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The Physician’s Services Incorporated Foundation (PSI) has positively influenced my career path and has had a significant impact on direct patient care through the research they have supported.

I was first encouraged to pursue clinical research as an internal medicine resident when I was awarded a Resident Research Award from PSI for “The Accuracy and Interobserver Agreement in Detecting the ‘Gallop Rhythm’ by Cardiac Auscultation”1. Through this research, the importance of evidence based evaluation of patient bedside diagnostic manoeuvres and tests were highlighted.

Later on, the PSI supported “The Hemodialysis Infection Prevention with Polysporin Ointment (HIPPO) Study” – a double blinded multi-centre, randomized control trial that I designed and implemented in conjunction with my degree in Clinical Epidemiology at Harvard University. In this way, the PSI contributed in a significant manner to my continuing education. More importantly, however, this study has impacted not only patients in Ontario, but worldwide. This study evaluated the effect of a topical polyantibiotic ointment, Polysporin Triple ointment (PTO), on preventing catheter-related infection in patients on hemodialysis. Why is this important?

The prevalence of endstage kidney disease requiring dialysis or transplantation is increasing. Once on hemodialysis, patients depend on a vascular access (central venous catheter, arteriovenous fistula or synthetic graft) to connect their blood to the dialysis machine so it can be “cleaned” and processed. This vascular access is their lifeline; as such, vascular access complications can have a dramatic impact on their quality of life and overall survival. Catheter related infections are a leading cause of morbidity and mortality in hemodialysis patients. The HIPPO Study demonstrated that only 1 in 7 patients needed to be treated with prophylactic application of PTO to prevent a serious bloodstream infection and only 1 in 8 patients needed to be treated to prevent a death2. Subsequent related studies have found these findings to be both long lasting with continual low rates of infection as well as cost effective3, 4. The use of prophylactic polyantibiotic ointment to prevent hemodialysis catheter related infections is a Grade “A” recommendation in the Canadian Society of Nephrology and other Hemodialysis Practice Guidelines and it is supported by Infectious Diseases Societies with a recommendation in CDC guidelines.

Since the publication of this early research, I have continued to focus my research efforts on practical strategies to improve clinical outcomes of patients with chronic and endstage kidney disease. This work would not have been possible without the generous and continual support of the PSI.

This blog is an opportunity for me to thank the PSI for all their tremendous support of my research – for enabling both new and established researchers to conduct clinically relevant and necessary research through a fair and rigorous peer review process, and for helping patients who have benefitted directly from this research.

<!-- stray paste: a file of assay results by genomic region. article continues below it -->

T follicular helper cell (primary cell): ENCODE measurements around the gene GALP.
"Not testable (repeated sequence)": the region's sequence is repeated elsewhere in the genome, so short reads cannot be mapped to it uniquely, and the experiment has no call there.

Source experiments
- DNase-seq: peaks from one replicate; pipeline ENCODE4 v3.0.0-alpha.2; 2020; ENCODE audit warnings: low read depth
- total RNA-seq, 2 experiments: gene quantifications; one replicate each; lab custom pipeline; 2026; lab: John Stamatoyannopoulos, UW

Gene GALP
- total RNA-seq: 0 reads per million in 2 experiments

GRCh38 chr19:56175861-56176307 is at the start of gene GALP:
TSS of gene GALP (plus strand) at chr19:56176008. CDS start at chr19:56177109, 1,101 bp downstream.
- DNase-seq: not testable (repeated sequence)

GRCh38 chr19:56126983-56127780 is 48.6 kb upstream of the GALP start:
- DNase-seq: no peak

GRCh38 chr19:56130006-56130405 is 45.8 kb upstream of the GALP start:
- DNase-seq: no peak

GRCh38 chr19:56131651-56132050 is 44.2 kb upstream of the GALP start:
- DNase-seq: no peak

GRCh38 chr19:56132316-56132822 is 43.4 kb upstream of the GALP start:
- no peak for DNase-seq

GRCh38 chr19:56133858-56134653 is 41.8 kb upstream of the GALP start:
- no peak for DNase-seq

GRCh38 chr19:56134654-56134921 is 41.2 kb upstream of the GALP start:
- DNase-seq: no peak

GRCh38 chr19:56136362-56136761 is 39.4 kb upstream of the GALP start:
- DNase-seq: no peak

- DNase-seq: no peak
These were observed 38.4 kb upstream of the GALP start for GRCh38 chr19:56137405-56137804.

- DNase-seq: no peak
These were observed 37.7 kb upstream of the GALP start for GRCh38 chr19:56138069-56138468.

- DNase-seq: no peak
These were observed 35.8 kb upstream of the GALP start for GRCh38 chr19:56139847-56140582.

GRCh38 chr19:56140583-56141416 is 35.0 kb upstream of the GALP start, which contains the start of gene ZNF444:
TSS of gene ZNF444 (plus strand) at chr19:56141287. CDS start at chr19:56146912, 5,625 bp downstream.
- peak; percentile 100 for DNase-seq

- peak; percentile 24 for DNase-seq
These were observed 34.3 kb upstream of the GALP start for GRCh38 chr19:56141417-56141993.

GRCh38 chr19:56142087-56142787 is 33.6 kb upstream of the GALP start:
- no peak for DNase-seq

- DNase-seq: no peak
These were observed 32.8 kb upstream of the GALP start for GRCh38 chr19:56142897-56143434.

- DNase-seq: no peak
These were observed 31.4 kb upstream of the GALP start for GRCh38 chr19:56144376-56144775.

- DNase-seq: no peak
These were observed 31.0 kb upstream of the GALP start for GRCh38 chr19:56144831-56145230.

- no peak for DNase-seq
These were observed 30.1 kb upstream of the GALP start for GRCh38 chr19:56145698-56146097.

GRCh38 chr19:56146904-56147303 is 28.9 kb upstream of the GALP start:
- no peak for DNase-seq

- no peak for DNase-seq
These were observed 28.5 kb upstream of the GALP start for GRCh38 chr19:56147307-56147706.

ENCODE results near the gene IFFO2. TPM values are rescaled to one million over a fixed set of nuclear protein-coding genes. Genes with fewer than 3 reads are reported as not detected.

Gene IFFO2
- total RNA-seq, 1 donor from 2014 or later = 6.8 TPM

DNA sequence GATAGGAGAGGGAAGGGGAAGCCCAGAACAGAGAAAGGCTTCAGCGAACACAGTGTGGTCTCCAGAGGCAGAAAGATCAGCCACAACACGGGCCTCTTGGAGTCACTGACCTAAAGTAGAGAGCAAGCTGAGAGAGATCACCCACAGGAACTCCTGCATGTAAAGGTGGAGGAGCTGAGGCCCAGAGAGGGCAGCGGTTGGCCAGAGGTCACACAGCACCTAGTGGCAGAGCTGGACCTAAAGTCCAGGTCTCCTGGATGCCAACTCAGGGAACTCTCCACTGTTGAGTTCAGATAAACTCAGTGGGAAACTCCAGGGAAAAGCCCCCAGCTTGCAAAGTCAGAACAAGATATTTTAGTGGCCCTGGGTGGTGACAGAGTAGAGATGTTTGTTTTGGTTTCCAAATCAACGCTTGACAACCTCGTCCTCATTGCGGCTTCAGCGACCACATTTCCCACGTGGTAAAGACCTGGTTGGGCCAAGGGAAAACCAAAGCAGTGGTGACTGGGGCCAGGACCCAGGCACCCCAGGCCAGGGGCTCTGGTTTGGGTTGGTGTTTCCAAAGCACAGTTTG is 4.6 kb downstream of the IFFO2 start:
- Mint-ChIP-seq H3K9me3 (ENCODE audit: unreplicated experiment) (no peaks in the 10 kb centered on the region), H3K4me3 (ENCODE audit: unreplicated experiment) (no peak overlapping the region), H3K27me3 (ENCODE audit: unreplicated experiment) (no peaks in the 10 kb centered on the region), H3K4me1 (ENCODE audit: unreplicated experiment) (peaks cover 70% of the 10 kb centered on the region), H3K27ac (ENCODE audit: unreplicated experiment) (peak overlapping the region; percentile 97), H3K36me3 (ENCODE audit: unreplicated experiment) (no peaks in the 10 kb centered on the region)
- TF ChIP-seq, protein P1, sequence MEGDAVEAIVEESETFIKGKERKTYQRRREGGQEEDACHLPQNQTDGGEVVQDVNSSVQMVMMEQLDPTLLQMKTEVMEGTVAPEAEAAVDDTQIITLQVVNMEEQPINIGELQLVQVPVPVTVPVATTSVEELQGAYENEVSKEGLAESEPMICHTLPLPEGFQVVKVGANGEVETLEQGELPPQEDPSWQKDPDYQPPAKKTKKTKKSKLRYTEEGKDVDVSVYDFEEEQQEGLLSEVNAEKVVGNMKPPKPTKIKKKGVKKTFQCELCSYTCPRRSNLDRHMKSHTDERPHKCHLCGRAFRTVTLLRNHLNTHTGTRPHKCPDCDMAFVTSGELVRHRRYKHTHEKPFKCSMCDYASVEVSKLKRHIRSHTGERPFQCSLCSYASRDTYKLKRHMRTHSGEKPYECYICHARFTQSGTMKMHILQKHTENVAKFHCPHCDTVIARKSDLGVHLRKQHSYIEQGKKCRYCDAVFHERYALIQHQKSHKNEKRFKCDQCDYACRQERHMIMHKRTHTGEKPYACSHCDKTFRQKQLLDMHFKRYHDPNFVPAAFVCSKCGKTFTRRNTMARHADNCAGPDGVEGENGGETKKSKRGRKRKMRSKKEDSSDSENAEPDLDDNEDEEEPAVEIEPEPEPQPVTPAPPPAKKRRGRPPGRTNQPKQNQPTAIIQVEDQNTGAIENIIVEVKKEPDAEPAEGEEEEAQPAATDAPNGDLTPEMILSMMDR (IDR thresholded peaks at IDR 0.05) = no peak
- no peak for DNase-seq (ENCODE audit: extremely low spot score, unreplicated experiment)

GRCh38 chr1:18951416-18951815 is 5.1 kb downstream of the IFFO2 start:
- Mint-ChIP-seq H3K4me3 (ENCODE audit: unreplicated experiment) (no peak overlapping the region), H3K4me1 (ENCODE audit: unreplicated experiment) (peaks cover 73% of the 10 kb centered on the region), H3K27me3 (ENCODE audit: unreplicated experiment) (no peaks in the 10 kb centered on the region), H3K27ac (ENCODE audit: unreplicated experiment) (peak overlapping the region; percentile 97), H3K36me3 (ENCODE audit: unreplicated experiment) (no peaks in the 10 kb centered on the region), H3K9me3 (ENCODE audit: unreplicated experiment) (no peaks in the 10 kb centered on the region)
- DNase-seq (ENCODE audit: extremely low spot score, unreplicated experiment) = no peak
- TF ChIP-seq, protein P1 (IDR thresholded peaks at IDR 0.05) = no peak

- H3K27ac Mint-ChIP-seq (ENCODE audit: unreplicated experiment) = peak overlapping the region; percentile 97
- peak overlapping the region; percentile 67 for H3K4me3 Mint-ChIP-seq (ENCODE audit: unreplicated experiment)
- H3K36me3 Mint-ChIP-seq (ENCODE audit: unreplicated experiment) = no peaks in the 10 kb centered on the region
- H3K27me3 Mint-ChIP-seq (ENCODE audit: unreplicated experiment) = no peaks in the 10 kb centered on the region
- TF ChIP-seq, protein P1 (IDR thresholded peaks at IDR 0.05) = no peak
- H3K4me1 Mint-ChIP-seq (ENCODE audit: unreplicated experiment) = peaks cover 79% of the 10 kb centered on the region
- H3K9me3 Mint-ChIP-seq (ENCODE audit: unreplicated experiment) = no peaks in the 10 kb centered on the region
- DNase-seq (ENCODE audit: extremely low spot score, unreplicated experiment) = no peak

1. Lok CE, Morgan CD, Ranganathan N: The accuracy and interobserver agreement in detecting the ‘gallop sounds’ by cardiac auscultation. Chest, 114: 1283-1288, 1998
  2. Lok CE, Stanley KE, Hux JE, Richardson R, Tobe SW, Conly J: Hemodialysis Infection Prevention with Polysporin Ointment. Journal of the American Society of Nephrology : JASN, 14: 169-179, 2003
  3. Battistella M, Bhola C, Lok CE: Long-term follow-up of the Hemodialysis Infection Prevention with Polysporin Ointment (HIPPO) Study: a quality improvement report. Am J Kidney Dis, 57: 432-441, 2011
  4. Daisy Kosa S, Lok CE: The economics of hemodialysis catheter-related infection prophylaxis. Semin Dial, 26: 482-493, 2013

Dr. Charmaine Lok is a Professor of Medicine, Faculty of Medicine, at the University of Toronto and Senior Scientist at the Toronto General Hospital Research Institute. She is also associated with the Department of Clinical Epidemiology and Biostatistics, Faculty of Health Sciences, McMaster University. Dr. Lok is the medical director of both the chronic kidney diseases and hemodialysis programs at the Toronto General Hospital, Toronto, Canada. She is active in raising awareness of CKD and ESRD and its importance in population health. Dr. Lok is involved in a variety of local and international scientific and educational programs, including CIHR, KFOC, DOPPS, NKF, ASN, VASA and ASDIN.

Dr. Robin Green and Dr. David Mikulis

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In a series of papers focusing on volumetric imaging, DTI and neuropsychological correlates, they demonstrated that the brain shows progressive losses during the chronic stages of injury, and moreover that such losses are ubiquitous across patients. They also showed that some of these losses (in the hippocampi in particular) are correlated with reduced cognitive stimulation, which opens new avenues of research for offsetting these losses and improving clinical outcomes, on which they are currently focused. They have also recently uncovered behavioral correlates of hippocampal losses and a further mechanism of volume loss, leading again to novel avenues of treatment to improve patient outcomes. Finally, the funding has also helped to create a database that is unique in the world – a longitudinal database of neuroimaging, cognitive and functional findings of nearly 200 patients assessed from 2 months to 2 years post-injury. The database is leading to a much clearer picture of the evolution of change in moderate-severe TBI patients in Canada, including, for example, increasing depression and anxiety across time. The database also allows for excellent retrospective research opportunities for trainees in the field of brain injury. Some of our findings have policy implications, including a redistribution of resources to encompass the chronic stages of injury, where there is scope for offsetting the accelerated aging and poor clinical outcomes currently seen, and which have importantly shown response to treatment. The findings also support a need for novel approaches to the delivery of treatment to patients in the chronic stages of injury in order to get treatment to patients all over Canada after they have left in-patient therapies, regardless of where they live.